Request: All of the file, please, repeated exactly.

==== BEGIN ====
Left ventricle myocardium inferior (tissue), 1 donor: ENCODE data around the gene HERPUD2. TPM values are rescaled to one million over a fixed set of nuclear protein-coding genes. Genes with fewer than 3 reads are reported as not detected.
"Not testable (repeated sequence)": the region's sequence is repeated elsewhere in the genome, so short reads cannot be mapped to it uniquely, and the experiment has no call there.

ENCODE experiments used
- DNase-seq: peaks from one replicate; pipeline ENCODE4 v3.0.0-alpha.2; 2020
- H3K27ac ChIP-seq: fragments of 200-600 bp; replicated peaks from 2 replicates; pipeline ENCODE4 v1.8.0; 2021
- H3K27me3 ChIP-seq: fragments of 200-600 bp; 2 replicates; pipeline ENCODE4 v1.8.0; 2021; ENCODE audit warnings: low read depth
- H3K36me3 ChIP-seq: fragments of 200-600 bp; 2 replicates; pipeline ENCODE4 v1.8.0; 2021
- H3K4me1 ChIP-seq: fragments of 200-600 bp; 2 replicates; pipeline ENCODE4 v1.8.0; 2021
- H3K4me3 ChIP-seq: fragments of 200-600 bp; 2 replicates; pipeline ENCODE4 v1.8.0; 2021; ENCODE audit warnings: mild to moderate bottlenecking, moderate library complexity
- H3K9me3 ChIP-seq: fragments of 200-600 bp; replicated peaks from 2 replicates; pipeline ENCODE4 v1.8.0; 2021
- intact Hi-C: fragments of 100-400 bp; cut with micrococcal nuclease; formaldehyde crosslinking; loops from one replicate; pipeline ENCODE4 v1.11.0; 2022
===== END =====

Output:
Left ventricle myocardium inferior (tissue), 1 donor: ENCODE data around the gene HERPUD2. TPM values are rescaled to one million over a fixed set of nuclear protein-coding genes. Genes with fewer than 3 reads are reported as not detected.
"Not testable (repeated sequence)": the region's sequence is repeated elsewhere in the genome, so short reads cannot be mapped to it uniquely, and the experiment has no call there.

ENCODE experiments used
- DNase-seq: peaks from one replicate; pipeline ENCODE4 v3.0.0-alpha.2; 2020
- H3K27ac ChIP-seq: fragments of 200-600 bp; replicated peaks from 2 replicates; pipeline ENCODE4 v1.8.0; 2021
- H3K27me3 ChIP-seq: fragments of 200-600 bp; 2 replicates; pipeline ENCODE4 v1.8.0; 2021; ENCODE audit warnings: low read depth
- H3K36me3 ChIP-seq: fragments of 200-600 bp; 2 replicates; pipeline ENCODE4 v1.8.0; 2021
- H3K4me1 ChIP-seq: fragments of 200-600 bp; 2 replicates; pipeline ENCODE4 v1.8.0; 2021
- H3K4me3 ChIP-seq: fragments of 200-600 bp; 2 replicates; pipeline ENCODE4 v1.8.0; 2021; ENCODE audit warnings: mild to moderate bottlenecking, moderate library complexity
- H3K9me3 ChIP-seq: fragments of 200-600 bp; replicated peaks from 2 replicates; pipeline ENCODE4 v1.8.0; 2021
- intact Hi-C: fragments of 100-400 bp; cut with micrococcal nuclease; formaldehyde crosslinking; loops from one replicate; pipeline ENCODE4 v1.11.0; 2022